“If it weren’t for trucks, we wouldn’t have tailgates,” says country singer Joe Diffie in his chart-topping 1994 song “Pickup Man.” He is, of course, correct; and tailgates aren’t the only thing we would be lacking without the invention of automobiles. Consider the following American inventions:
With the help of Ray Harroun's 1911 invention, it's possible to apply makeup, check on the kids in the backseat and watch for other cars as you travel down the road. The winner of the first Indy 500 is credited with inventing the rearview mirror. In his streamlined one-person car, the Marmon Wasp, Harroun didn’t have a mechanic riding with him to warn of overtaking vehicles, so he built a bracket to hold a rearview mirror.
In 1903, Mary Anderson, a young woman from Alabama, was touring New York City on a streetcar whose driver had to keep stopping to wipe snow and ice off the windshield. She made a quick drawing in her sketchbook, and later patented a device which is now standard on vehicles -- the windshield wiper. In 1967, Robert Kearns, of Gary, Ind., patented his update -- the intermittent windshield wiper, which pauses between swipes. An eye injury from a flying champagne cork inspired his idea that wipers, like eye blinks, could be occasional.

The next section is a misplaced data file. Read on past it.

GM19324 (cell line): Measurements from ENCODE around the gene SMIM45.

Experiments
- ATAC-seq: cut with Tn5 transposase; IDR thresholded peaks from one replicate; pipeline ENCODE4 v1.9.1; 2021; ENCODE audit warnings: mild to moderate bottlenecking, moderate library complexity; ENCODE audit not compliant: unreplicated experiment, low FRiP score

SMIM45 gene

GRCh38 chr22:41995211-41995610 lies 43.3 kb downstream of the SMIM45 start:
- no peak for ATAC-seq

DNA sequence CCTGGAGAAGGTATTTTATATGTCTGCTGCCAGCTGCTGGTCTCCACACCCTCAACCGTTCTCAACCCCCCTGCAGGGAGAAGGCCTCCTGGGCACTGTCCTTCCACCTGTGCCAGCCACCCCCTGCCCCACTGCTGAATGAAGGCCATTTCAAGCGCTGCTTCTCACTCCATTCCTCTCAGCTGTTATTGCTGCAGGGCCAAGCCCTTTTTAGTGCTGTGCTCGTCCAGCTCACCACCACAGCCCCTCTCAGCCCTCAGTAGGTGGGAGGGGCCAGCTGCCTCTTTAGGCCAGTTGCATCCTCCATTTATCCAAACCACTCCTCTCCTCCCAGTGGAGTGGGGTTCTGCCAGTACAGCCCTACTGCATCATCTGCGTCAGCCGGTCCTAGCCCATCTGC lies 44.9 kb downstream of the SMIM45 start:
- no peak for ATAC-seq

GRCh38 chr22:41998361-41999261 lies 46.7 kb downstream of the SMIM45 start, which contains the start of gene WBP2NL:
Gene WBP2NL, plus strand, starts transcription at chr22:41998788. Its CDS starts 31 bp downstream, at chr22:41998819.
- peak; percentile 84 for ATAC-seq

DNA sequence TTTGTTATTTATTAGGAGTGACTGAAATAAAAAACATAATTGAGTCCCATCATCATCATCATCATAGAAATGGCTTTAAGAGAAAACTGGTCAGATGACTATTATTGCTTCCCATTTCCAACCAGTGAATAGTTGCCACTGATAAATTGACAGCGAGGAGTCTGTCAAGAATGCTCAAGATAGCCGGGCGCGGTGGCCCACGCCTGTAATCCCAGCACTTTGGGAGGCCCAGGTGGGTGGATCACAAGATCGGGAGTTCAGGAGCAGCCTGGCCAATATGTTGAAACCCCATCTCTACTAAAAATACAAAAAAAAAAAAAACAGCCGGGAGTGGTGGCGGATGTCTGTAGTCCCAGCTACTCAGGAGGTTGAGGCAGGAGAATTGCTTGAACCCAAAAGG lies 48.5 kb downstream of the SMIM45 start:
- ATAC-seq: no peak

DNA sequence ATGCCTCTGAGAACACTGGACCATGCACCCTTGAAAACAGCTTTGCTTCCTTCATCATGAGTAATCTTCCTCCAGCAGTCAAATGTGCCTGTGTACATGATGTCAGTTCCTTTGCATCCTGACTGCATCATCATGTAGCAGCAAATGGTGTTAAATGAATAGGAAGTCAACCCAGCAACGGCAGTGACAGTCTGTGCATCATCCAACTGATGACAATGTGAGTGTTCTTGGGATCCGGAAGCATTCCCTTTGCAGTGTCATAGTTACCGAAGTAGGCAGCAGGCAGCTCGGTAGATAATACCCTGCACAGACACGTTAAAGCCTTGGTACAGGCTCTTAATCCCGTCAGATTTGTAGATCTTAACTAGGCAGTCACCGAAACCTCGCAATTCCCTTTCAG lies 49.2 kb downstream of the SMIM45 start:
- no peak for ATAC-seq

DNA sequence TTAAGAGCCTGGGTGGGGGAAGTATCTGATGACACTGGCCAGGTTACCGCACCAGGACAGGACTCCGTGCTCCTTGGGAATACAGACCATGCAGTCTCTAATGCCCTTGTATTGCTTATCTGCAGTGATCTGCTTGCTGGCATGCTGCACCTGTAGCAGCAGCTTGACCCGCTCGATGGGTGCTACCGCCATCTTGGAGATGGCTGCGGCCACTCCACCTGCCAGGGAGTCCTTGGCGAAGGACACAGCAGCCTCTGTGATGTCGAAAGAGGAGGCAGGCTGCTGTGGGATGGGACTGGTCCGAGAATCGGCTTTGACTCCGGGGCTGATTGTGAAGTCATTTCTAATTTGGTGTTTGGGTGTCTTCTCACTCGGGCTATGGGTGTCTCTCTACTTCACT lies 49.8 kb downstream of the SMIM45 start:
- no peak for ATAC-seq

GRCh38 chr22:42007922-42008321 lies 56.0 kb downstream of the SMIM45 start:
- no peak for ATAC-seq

Oklahoma may be best known for tornadoes and tumbleweeds, but nearly every city in America features an invention first installed in Oklahoma City on July 16, 1935. Carl C. Magee, who filed for a patent on May 13, 1935, for a “coin-controlled parking meter,” is generally credited with inventing it.
The jerky driving habits of his lawyer inspired automotive pioneer Ralph Teetor of Hagerstown, Ind. to invent cruise control, a device he patented in 1945. Teetor was blind and especially sensitive to the stop-and-go motion of cars.
We've all heard the saying, "express yourself." You can do that right on the bumper or window of your car, thanks to Forest P. Gill, a Kansas City, Mo. printer, who in the late 1940s, combined two recently developed products—-fluorescent ink and self-sticking adhesive—-and invented the self-sticking bumper sticker. Gill-line in Lenexa, Kansas, continues to manufacture bumper stickers.
"Strings of street lights, even stop lights, blink a bright red and green," in the classic Christmas carol "Silver Bells." Songwriter Jay Livingston wouldn't have felt quite as inspired without the invention of the electric traffic signal, created by Lester Wire, head of the first traffic squad in Salt Lake City. Wire came up with a wooden box with lights that shone red and green in 1912, but businessman Garrett Augustus Morgan invented the nation’s first patented traffic signal in Cleveland, Ohio, in the 1920s. His was the basis for modern traffic signals.
Sylvanus Bowser of Fort Wayne invented the first gasoline pump in 1885, using marble valves and wooden plungers. Three years later he established a factory in the city to produce his invention.
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